Taken as a whole, satellite imagery suggests, the region has been losing substantially more ice from 2009 to the present—about four times as much—than in the previous decade. That’s mainly because of the high losses in Canada’s Coast Mountains, which are home to a majority of western North America’s glaciers. Farther south in the Pacific Northwest, however, the researchers actually found that some places were seeing less intensive melt rates now than in the previous decade.
The reasons for the differences may be linked to a shift in atmospheric patterns and weather conditions, the scientists suggest. In the latter decade, the researchers noted a change in the position of the jetstream, a major air current in the Northern Hemisphere.
This shift brought changes in wind patterns over western Canada and the Pacific Northwest, as well as changes in regional temperatures and precipitation patterns. Some areas, particularly those farther south, became wetter, while other areas farther north became warmer and drier and began to melt faster. The researchers suggest that these changes, on top of the background warming caused by greenhouse gas emissions, may help account for the significantly higher melt rates in parts of Canada in the past decade.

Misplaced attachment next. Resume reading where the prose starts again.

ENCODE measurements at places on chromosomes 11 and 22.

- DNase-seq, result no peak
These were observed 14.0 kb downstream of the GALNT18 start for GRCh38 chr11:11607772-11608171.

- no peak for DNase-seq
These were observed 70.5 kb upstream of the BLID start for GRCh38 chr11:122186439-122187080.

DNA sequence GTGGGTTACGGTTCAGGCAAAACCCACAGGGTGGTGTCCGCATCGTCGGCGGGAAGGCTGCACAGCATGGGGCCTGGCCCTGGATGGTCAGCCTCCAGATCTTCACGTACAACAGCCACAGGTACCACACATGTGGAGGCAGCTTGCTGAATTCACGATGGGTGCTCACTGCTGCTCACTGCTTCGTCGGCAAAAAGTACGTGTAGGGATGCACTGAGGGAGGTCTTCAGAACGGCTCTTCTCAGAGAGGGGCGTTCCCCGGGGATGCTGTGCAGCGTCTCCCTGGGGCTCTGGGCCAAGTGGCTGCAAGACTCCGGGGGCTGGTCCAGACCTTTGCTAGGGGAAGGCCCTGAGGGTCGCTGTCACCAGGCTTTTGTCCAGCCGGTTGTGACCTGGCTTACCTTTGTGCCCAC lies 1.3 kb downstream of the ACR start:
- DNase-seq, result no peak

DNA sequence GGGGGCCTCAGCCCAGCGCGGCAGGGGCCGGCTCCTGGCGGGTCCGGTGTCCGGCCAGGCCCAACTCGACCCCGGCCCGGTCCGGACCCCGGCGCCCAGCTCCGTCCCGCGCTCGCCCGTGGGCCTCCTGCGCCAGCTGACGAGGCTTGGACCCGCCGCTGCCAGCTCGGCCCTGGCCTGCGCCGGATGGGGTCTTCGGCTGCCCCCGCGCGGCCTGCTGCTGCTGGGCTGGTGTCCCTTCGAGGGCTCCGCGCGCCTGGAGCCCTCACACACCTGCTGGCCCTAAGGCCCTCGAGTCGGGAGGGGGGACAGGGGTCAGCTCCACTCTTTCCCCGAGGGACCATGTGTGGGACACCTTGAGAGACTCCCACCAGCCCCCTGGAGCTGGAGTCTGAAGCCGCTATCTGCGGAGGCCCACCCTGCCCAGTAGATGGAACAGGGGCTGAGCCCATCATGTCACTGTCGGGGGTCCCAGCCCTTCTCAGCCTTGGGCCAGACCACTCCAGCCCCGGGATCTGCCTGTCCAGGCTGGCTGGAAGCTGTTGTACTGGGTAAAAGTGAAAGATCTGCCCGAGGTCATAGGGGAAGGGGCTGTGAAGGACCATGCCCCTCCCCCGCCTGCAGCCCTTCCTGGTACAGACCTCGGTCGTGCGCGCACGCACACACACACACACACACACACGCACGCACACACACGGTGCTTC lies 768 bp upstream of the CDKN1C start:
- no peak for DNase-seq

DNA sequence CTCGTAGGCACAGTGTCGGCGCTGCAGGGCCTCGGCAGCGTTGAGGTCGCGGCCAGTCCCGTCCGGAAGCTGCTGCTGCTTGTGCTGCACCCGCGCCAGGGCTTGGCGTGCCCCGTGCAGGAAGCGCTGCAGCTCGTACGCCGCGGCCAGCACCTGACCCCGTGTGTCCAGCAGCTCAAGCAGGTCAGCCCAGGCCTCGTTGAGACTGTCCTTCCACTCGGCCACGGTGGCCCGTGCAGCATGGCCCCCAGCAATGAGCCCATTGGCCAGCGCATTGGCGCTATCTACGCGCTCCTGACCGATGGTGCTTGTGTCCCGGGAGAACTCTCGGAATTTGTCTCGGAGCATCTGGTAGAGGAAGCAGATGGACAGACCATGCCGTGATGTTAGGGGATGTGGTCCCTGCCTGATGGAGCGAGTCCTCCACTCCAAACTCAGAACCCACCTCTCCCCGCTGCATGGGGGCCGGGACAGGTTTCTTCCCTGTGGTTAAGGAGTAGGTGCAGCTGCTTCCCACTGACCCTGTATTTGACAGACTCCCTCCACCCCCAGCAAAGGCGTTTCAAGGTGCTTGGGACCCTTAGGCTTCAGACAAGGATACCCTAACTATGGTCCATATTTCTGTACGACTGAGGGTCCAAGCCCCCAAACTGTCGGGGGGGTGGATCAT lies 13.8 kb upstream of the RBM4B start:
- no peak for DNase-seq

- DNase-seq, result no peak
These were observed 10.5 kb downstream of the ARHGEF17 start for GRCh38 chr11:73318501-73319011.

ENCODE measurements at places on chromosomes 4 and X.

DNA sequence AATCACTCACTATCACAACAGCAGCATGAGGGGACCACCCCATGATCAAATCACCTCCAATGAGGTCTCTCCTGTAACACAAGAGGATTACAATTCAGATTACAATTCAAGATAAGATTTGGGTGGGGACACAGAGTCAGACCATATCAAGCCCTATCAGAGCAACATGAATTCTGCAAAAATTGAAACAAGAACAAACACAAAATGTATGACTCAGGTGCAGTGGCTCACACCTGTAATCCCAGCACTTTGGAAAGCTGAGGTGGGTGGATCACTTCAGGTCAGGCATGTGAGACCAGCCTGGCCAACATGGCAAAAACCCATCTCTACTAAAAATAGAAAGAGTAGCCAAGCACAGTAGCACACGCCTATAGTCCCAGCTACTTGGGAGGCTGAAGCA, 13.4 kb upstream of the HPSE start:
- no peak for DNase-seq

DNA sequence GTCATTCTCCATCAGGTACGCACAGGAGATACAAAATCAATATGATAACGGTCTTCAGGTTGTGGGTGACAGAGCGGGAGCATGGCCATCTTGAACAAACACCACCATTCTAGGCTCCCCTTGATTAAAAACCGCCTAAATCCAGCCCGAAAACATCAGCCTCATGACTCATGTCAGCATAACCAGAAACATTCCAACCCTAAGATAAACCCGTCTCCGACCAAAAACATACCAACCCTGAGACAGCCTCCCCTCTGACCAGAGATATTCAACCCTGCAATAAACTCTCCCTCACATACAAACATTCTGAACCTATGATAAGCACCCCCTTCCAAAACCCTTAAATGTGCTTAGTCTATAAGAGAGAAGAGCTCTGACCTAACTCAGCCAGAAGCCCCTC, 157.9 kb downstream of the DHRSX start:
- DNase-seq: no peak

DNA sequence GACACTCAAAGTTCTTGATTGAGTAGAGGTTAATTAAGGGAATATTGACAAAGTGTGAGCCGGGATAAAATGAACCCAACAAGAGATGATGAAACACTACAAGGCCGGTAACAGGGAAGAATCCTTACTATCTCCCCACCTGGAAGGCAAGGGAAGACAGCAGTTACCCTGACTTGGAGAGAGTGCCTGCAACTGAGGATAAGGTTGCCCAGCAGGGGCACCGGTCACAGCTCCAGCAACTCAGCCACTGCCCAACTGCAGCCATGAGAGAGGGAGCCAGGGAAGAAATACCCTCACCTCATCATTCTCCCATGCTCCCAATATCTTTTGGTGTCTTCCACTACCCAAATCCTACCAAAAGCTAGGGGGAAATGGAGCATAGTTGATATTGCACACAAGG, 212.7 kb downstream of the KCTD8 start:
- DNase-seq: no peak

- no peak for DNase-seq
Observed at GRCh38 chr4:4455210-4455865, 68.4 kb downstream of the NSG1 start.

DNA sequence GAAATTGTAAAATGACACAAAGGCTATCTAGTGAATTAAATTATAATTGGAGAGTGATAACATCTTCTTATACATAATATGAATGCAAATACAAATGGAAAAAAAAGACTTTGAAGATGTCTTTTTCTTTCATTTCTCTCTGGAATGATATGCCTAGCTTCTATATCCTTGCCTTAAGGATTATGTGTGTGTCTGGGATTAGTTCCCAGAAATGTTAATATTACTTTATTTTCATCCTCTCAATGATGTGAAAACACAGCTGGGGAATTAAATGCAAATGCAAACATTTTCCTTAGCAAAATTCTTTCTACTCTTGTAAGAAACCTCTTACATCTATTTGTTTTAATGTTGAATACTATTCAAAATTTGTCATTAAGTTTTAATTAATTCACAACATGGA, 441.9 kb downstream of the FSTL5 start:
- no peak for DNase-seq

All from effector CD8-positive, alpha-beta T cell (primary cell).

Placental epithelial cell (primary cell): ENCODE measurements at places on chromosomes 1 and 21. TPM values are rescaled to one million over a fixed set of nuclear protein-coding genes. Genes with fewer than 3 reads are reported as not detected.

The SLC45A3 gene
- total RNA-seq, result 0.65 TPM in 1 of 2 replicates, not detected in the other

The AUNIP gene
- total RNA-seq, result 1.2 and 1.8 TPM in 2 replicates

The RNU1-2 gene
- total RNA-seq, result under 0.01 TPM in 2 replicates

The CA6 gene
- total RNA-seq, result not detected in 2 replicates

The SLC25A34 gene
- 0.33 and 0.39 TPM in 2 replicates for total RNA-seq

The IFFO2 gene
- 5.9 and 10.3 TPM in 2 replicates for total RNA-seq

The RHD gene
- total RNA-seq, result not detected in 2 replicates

“I think there would need to be more work done on whether this positional change in the jetstream is natural variability or caused by [anthropogenic] climate change,” said lead study author Brian Menounos of the University of Northern British Columbia.
That said, the researchers suggest that future climate change could make some of these effects worse.
Previous modeling studies suggested that severe climate change might continue to alter wind patterns over the mountains of western North America, causing some winds to become weaker. It’s similar to the changes the researchers observed over the last decade, which they believe contributed to the accelerated ice loss in Canada. That’s on top of the baseline increases in melting expected to occur as temperatures continue to rise.